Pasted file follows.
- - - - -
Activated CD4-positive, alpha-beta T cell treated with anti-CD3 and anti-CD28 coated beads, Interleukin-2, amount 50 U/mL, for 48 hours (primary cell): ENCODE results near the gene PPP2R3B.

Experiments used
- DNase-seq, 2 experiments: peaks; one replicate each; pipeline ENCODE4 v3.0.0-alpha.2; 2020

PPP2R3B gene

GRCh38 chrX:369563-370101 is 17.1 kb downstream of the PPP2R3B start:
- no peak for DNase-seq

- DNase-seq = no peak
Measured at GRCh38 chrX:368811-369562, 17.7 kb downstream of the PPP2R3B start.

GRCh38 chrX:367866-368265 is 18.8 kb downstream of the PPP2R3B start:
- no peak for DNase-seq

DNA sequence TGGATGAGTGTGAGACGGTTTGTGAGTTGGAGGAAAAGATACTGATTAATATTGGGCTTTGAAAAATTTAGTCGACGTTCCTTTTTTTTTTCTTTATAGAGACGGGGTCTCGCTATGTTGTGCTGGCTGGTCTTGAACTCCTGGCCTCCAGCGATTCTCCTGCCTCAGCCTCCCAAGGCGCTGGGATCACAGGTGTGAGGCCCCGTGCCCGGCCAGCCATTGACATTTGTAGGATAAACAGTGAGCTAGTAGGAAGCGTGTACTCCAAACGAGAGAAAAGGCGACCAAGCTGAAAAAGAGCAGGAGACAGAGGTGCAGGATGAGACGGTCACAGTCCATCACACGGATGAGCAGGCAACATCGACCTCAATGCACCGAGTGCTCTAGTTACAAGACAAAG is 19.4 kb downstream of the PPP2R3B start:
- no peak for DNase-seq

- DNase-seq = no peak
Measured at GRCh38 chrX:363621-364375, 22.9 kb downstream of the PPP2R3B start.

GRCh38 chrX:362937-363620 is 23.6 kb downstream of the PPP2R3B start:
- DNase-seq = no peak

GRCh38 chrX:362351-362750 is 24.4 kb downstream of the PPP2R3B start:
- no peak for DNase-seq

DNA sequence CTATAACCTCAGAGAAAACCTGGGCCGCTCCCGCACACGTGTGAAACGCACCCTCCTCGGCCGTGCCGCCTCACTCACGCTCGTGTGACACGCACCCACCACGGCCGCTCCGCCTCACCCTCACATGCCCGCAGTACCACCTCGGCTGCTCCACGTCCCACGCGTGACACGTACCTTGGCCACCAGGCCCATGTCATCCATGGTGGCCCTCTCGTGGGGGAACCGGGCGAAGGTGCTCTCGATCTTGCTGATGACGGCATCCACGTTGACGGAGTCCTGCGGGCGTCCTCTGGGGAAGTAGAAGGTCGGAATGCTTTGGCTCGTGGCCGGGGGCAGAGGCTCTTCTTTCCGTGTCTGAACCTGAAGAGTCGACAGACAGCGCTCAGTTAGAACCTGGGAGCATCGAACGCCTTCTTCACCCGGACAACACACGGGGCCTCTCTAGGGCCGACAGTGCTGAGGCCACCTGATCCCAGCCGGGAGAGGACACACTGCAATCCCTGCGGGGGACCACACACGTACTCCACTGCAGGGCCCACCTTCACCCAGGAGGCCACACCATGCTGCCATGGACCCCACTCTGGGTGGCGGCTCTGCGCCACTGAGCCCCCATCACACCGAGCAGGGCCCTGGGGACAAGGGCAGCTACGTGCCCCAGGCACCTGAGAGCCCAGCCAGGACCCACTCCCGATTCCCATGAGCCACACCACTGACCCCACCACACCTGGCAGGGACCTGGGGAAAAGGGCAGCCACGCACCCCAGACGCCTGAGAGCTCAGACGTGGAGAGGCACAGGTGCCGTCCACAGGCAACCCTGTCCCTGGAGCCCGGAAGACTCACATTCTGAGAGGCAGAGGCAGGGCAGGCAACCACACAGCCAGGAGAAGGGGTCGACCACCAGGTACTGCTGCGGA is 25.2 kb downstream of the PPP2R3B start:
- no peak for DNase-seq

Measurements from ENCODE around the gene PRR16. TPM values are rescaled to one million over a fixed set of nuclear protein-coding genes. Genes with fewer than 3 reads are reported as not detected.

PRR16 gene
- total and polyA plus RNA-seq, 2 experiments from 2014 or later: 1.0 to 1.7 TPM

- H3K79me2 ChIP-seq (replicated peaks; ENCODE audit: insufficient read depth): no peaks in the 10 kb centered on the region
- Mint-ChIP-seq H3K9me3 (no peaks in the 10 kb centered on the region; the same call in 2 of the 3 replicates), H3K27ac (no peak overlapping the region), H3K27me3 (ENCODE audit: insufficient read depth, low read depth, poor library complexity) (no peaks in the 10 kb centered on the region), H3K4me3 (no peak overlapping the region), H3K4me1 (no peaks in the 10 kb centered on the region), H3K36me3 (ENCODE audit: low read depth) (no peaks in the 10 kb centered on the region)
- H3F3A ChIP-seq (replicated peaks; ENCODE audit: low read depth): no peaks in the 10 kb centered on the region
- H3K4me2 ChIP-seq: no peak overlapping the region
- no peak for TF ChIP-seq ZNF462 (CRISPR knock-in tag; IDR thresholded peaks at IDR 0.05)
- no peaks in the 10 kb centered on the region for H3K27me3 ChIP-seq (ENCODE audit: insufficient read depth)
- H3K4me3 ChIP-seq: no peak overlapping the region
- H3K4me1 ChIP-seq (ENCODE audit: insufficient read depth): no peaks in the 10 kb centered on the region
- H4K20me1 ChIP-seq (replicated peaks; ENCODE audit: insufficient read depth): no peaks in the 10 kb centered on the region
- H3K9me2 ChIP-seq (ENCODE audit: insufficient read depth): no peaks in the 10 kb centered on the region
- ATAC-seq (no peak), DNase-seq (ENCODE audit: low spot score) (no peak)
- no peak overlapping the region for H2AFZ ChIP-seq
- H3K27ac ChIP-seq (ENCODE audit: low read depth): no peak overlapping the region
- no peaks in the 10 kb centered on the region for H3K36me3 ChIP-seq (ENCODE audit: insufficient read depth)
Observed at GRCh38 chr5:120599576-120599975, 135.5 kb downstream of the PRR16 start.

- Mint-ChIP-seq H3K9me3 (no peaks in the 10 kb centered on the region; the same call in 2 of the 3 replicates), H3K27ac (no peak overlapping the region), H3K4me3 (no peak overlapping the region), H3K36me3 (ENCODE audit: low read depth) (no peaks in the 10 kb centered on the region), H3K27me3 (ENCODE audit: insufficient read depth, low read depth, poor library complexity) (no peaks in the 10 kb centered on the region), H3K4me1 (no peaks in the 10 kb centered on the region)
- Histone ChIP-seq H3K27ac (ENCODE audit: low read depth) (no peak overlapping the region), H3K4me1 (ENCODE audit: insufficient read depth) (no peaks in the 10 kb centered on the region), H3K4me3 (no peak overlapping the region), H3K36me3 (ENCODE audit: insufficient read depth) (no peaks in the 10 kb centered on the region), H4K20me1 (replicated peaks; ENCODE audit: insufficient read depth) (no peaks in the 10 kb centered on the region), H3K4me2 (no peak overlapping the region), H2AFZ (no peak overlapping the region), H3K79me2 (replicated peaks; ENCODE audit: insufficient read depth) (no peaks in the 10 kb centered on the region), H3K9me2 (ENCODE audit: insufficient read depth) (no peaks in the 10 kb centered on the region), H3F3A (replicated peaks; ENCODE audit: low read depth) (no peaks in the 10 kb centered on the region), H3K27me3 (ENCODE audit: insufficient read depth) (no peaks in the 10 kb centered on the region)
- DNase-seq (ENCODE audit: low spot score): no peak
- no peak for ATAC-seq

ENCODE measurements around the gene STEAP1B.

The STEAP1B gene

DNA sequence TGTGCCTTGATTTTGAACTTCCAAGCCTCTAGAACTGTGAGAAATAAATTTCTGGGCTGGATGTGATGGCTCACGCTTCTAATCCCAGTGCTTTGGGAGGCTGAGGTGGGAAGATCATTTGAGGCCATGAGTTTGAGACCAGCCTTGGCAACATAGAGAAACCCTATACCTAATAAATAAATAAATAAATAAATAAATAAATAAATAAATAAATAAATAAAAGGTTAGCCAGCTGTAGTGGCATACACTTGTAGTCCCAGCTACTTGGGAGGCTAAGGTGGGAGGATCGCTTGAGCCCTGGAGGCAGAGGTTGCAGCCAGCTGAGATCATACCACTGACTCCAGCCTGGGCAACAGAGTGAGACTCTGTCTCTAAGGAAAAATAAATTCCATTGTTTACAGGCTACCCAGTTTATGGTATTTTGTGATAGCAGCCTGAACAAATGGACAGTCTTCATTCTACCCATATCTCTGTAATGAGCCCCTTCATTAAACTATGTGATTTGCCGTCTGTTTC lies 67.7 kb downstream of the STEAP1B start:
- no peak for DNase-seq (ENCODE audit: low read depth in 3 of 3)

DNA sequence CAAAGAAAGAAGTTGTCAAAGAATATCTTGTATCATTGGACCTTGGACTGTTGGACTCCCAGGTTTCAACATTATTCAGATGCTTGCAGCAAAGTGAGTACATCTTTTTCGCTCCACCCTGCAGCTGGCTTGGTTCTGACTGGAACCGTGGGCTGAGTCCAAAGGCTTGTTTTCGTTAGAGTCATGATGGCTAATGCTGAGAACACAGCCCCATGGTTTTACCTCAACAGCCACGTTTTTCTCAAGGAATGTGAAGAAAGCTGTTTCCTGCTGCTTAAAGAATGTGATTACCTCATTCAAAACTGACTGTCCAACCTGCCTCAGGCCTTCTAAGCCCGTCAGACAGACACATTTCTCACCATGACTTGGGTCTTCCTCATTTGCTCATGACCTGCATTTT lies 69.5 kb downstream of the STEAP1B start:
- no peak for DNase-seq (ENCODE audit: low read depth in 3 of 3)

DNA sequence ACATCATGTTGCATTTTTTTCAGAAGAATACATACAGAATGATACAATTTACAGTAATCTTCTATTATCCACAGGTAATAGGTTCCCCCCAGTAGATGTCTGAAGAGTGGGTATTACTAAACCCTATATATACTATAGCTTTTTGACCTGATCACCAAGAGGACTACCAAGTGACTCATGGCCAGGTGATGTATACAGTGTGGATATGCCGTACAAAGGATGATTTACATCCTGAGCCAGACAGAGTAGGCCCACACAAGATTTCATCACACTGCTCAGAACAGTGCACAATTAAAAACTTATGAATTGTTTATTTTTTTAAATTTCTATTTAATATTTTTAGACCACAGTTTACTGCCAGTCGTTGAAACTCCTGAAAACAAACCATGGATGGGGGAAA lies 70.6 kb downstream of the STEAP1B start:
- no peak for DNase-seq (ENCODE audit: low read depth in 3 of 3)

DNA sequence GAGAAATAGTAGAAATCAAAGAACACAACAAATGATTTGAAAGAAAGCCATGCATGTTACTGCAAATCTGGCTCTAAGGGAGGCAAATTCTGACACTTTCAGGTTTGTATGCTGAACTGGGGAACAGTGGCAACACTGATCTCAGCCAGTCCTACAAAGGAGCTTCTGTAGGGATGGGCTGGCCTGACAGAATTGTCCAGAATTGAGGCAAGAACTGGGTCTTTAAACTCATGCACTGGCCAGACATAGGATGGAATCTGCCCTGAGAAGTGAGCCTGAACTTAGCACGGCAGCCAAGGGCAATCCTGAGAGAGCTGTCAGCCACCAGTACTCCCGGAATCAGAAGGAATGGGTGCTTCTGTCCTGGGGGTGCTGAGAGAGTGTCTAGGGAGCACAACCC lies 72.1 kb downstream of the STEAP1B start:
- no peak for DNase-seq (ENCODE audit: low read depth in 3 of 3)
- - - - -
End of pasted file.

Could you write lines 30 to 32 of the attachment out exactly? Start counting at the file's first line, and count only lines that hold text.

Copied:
- H3K4me3 ChIP-seq: no peak overlapping the region
- H3K4me1 ChIP-seq (ENCODE audit: insufficient read depth): no peaks in the 10 kb centered on the region
- H4K20me1 ChIP-seq (replicated peaks; ENCODE audit: insufficient read depth): no peaks in the 10 kb centered on the region